Red state voters who elected State Legislatures and Governors pledged to stamp out abortion --- Women who voted for Trump and got this radical Supreme Court ---- you will reap what you have sowed.
[Additional note: I did not mention this in my oral commentary but it is also something to consider. With Roe gone, abortion is going to be illegal is about half the states in the country. The energy and expenditures on lawyers and travel by women from states that have banned abortion to those states that protect those rights as well as the diversion of attention by some states’ attorneys general and the ensuing efforts to prosecute those who have abortions despite the new laws will constitute a tremendous waste of human effort and money.
(For the example of Illinois currently surrounded by states that are poised to outlaw abortions, see Allison McCann, “Illinois Clinics Prepare for a Rush of Patients,” The New York Times, June 30, 2022: A18 and the maps on page A1. According to the article there were 50,000 abortions in Illinois in 2020 with 20% performed for patients coming from out of state --- and that was BEFORE Roe was overturned!)
Think of what happened in the years of Prohibition after the 18th Amendment to the Constitution was adopted. People didn’t stop drinking. Beer and spirits continued to be manufactured. It was just driven underground, providing a bonanza of “business” for organized crime and a big increase in governmental efforts to suppress this now illegal set of businesses. All of the enforcement efforts and the extra effort by the (now criminal) producers were wastes of human resources (similar to the wastes of the decades long war on drugs in the past 30 years!).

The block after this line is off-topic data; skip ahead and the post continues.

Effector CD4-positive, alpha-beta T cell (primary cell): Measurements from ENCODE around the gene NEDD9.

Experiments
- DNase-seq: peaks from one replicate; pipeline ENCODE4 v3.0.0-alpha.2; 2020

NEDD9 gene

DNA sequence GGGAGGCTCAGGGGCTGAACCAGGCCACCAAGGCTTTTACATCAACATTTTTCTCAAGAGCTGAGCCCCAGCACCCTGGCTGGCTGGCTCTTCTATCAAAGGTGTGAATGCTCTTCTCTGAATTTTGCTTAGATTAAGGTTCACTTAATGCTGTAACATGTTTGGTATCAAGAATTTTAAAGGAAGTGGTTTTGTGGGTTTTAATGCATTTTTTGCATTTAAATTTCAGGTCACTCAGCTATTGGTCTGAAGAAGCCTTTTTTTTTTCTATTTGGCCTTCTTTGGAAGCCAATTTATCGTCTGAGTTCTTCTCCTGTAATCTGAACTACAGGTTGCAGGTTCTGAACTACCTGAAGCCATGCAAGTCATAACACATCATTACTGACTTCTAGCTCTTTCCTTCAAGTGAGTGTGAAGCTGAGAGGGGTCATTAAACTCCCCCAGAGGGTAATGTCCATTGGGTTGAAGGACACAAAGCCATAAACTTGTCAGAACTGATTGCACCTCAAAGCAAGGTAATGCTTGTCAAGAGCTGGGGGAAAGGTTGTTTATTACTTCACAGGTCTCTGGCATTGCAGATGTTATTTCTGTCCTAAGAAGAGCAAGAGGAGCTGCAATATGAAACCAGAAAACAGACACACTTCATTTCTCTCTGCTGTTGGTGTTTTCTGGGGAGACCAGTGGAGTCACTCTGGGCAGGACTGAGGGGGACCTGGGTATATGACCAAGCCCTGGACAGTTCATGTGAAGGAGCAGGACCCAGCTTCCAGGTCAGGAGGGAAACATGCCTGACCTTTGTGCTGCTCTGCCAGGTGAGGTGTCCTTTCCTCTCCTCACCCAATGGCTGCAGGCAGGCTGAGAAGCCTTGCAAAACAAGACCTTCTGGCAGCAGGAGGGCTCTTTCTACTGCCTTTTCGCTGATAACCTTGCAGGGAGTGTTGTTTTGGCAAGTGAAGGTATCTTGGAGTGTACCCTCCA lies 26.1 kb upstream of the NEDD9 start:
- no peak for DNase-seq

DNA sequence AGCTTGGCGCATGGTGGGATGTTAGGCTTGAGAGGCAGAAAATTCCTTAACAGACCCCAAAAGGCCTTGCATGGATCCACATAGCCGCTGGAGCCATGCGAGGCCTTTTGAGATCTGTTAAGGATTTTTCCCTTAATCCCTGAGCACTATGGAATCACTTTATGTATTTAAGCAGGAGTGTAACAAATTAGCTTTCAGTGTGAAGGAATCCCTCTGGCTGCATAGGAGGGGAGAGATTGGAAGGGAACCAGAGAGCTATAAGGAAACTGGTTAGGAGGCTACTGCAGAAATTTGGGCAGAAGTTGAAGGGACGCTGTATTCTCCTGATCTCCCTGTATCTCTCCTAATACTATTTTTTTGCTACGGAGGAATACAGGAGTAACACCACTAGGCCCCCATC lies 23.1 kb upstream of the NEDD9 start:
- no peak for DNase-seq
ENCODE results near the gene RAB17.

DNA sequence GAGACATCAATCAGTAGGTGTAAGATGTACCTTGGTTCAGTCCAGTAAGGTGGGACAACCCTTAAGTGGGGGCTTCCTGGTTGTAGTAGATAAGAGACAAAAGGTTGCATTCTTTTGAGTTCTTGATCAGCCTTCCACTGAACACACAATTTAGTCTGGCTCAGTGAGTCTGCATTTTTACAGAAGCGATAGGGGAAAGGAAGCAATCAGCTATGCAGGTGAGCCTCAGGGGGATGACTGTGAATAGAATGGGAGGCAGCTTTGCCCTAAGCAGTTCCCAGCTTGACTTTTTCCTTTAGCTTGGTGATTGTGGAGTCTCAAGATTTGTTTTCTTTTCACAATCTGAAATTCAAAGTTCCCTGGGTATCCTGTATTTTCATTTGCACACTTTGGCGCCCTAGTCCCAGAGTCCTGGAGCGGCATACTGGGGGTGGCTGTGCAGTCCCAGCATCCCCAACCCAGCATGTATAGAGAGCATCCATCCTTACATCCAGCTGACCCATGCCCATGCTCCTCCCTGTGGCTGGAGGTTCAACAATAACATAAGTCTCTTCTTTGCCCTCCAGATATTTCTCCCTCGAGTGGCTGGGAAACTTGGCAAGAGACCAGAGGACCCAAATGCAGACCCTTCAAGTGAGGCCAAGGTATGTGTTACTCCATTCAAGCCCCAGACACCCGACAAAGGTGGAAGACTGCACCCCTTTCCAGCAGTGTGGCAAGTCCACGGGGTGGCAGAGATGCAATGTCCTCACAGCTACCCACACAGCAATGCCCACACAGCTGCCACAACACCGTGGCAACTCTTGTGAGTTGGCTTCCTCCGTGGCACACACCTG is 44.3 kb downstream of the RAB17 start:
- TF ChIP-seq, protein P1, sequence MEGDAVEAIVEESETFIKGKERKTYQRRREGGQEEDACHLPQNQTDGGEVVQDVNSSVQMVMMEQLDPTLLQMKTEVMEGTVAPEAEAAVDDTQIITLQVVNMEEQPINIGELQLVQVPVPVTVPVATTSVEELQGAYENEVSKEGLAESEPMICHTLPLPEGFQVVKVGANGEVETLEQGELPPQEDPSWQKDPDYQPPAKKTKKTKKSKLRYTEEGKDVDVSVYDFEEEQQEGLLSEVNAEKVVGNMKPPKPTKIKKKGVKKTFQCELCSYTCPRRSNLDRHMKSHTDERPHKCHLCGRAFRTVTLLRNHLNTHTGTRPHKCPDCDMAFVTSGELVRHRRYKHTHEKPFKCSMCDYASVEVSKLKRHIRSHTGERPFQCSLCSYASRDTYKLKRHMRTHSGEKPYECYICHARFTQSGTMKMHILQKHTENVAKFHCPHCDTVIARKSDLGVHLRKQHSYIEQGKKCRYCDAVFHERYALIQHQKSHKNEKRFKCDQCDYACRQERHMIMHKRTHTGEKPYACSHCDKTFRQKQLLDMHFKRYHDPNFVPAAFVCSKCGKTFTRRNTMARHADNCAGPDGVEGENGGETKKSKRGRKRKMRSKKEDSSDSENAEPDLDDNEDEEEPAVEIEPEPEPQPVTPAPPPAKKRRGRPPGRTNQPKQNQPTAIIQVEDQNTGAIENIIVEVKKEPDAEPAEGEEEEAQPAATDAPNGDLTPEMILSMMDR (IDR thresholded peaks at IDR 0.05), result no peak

Abortions will not stop (though of course there will be less of them than under Roe) – they will become the new “underground economy” in those states that ban it. This will be particularly true as the abortion pills become more readily available (many will be manufactured and mailed from Vienna). As a result, the post office will be charged with trying to intercept or at least track such packages so that local ambitious prosecuting attorneys can catch the newest crop of Supreme Court created “criminals.” Though the moral and political questions are most important, it is also useful to remind ourselves that the entire economy will be affected negatively. Maybe some percentage of the “I don’t care” group will think more deeply especially if the negative economic consequences affect them or family members personally.]
Michael Meeropol is professor emeritus of Economics at Western New England University. He is the author with Howard and Paul Sherman of the recently published second edition of Principles of Macroeconomics: Activist vs. Austerity Policies